England and America are two nations separated by a common language.”

–George Bernard Shaw.

One hardly needs to be British to enjoy “Last Tango in Halifax,” the terrific comedy-drama that debuted in 2012 (and that my wife and I recently binge-watched — who says that the pandemic doesn’t have any silver linings??).

As a service to American viewers, however, I offer this handy cheat sheet to convert (to my ear) the quirky English lexicon:

“Bollocks”:  %$#@!!

“Dozy bugger” (also: “silly bugger,” “tosser,” “wanker”): jerk; asshole.

“Fall out”: fight; become estranged.

“Love” (noun): “dear.” See, “our.”

“Mobile” (noun): cell phone.

“Niggly”: cheap.

“Our”: third-person variant of “dear” (“Our Gillian . . .”).

“Owt”: anything; nothing.

“Pilfer”: shoplift; steal.

“Pillock”: head case.

“Pissed”: drunk; inebriated.

“Puncture” (noun): flat tire.

“Ring” (verb): call (as, “on a mobile”).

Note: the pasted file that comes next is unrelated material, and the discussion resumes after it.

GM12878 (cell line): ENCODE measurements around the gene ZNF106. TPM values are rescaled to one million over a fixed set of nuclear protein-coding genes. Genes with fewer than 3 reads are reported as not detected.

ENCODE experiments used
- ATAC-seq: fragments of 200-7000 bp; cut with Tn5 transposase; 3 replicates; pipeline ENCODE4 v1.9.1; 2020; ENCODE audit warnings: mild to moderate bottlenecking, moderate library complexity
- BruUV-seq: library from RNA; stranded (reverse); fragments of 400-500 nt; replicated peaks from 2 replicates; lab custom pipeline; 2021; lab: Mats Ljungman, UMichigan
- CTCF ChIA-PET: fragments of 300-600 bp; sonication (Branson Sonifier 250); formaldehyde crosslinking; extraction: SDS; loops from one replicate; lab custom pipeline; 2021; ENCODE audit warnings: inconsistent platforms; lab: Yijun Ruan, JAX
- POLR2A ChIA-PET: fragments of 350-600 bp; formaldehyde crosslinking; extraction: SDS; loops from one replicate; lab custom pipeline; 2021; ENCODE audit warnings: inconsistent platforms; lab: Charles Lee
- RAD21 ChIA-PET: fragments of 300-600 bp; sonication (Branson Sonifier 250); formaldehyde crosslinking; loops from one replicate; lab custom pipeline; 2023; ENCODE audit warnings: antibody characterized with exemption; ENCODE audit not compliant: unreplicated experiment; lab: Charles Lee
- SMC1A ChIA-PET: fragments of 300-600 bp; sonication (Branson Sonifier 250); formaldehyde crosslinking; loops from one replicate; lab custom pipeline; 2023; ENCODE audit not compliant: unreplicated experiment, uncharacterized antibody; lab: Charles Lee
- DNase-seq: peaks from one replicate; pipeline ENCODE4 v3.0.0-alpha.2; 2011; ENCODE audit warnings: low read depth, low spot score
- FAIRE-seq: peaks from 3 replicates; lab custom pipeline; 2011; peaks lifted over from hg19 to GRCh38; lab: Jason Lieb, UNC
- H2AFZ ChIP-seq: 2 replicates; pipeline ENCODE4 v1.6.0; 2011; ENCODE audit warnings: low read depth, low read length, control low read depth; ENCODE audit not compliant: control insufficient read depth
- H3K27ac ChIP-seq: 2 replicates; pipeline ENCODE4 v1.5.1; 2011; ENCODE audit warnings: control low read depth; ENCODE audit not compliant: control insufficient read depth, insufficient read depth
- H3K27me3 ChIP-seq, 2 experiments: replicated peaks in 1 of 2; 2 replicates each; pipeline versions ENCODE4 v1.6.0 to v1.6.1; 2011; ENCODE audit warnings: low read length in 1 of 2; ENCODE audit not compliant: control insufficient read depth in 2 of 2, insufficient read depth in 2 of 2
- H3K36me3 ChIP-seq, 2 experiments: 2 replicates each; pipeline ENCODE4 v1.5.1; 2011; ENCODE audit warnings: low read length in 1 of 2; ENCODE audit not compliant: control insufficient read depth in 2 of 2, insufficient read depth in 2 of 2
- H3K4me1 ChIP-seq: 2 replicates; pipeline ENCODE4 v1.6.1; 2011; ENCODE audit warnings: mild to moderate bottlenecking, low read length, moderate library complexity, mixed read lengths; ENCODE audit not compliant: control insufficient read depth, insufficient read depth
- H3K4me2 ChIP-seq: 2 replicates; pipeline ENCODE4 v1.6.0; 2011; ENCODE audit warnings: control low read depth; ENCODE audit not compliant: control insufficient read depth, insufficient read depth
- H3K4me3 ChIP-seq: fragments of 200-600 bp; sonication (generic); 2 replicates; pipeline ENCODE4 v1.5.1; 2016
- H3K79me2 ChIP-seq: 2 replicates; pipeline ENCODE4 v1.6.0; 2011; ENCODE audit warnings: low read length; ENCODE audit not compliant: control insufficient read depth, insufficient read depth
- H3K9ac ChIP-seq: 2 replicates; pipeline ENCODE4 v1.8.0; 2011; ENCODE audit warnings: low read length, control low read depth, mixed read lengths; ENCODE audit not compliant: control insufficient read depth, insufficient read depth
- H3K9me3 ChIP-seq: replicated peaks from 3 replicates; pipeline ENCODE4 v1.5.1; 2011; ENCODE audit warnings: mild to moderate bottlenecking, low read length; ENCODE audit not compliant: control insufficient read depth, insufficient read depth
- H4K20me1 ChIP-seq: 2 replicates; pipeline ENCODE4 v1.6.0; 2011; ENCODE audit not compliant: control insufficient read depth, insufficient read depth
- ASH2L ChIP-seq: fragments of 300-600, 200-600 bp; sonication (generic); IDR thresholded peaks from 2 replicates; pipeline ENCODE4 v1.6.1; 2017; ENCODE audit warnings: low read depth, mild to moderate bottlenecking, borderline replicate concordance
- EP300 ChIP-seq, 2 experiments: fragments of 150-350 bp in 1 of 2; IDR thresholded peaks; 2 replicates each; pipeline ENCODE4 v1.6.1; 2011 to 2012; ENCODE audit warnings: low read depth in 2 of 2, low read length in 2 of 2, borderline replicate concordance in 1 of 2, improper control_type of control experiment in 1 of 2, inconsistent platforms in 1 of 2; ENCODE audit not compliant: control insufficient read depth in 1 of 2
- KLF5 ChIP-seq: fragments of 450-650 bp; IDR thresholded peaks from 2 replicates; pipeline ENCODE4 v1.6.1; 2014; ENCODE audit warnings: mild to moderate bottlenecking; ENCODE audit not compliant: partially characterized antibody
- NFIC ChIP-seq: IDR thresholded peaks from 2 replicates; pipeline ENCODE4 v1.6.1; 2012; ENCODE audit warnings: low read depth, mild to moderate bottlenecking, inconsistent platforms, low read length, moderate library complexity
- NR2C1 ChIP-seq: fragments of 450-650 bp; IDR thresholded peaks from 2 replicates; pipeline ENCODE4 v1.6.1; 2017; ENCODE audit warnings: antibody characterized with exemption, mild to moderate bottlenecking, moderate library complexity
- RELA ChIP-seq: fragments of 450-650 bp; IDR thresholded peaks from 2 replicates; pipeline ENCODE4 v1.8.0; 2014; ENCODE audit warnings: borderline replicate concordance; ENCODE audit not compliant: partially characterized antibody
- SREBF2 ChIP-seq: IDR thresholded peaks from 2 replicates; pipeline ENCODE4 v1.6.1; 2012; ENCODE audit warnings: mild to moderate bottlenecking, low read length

“Sod that” (verb): #$%@! that.

“Ta-ta” (also “ta-ra”):  goodbye; see you later.

“Toff” (noun): rich or upper-class person; snob.

Fortunately, there’s one commonly used expression on the show that needs no translation: “Would you like some tea?”

Apparently, the British answer to that is always, “Why yes, love!” . . . 🙂

About the author

Ross Kaplan has 19+ years experience selling real estate all over the Twin Cities. He is also a 12-time consecutive "Super Real Estate Agent," as determined by Mpls. - St. Paul Magazine and Twin Cities Business Magazine. Prior to becoming a Realtor, Ross was an attorney (corporate law), CPA, and entrepreneur. He holds an economics degree from Stanford.

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